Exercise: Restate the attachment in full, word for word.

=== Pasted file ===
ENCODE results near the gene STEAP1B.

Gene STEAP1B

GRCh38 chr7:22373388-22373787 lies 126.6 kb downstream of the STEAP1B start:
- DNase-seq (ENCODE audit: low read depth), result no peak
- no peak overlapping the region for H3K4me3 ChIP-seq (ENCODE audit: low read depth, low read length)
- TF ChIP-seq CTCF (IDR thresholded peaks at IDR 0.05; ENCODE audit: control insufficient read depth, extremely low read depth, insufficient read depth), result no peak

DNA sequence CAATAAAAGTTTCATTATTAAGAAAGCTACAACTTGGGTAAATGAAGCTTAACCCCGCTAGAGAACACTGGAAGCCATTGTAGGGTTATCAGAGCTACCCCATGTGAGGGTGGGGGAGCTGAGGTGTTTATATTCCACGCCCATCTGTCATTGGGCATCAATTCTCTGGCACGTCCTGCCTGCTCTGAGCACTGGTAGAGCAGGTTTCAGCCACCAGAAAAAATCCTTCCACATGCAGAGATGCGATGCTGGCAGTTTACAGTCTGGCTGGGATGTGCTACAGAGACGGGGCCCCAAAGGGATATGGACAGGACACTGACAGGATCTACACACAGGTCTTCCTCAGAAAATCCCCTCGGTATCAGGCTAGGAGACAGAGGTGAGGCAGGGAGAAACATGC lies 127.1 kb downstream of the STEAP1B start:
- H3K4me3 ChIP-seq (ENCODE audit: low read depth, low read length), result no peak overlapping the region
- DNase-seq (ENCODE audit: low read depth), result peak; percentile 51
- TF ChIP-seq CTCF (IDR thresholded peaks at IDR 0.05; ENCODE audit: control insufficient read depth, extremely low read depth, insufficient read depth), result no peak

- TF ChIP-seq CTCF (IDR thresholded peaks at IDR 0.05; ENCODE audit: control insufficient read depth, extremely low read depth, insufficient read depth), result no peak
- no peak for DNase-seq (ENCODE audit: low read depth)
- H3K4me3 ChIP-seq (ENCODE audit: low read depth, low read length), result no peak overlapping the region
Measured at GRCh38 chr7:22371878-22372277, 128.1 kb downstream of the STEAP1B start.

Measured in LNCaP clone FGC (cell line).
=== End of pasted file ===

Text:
ENCODE results near the gene STEAP1B.

Gene STEAP1B

GRCh38 chr7:22373388-22373787 lies 126.6 kb downstream of the STEAP1B start:
- DNase-seq (ENCODE audit: low read depth), result no peak
- no peak overlapping the region for H3K4me3 ChIP-seq (ENCODE audit: low read depth, low read length)
- TF ChIP-seq CTCF (IDR thresholded peaks at IDR 0.05; ENCODE audit: control insufficient read depth, extremely low read depth, insufficient read depth), result no peak

DNA sequence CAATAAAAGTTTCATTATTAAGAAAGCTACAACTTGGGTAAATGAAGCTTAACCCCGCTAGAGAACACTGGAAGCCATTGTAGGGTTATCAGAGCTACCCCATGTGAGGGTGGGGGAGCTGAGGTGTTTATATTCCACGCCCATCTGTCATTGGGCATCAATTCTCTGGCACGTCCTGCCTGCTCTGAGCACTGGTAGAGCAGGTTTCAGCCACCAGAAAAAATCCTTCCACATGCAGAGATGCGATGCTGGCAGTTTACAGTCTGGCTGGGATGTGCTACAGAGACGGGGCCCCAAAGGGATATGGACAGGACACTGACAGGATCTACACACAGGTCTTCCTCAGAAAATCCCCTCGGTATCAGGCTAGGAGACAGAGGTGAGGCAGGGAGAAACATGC lies 127.1 kb downstream of the STEAP1B start:
- H3K4me3 ChIP-seq (ENCODE audit: low read depth, low read length), result no peak overlapping the region
- DNase-seq (ENCODE audit: low read depth), result peak; percentile 51
- TF ChIP-seq CTCF (IDR thresholded peaks at IDR 0.05; ENCODE audit: control insufficient read depth, extremely low read depth, insufficient read depth), result no peak

- TF ChIP-seq CTCF (IDR thresholded peaks at IDR 0.05; ENCODE audit: control insufficient read depth, extremely low read depth, insufficient read depth), result no peak
- no peak for DNase-seq (ENCODE audit: low read depth)
- H3K4me3 ChIP-seq (ENCODE audit: low read depth, low read length), result no peak overlapping the region
Measured at GRCh38 chr7:22371878-22372277, 128.1 kb downstream of the STEAP1B start.

Measured in LNCaP clone FGC (cell line).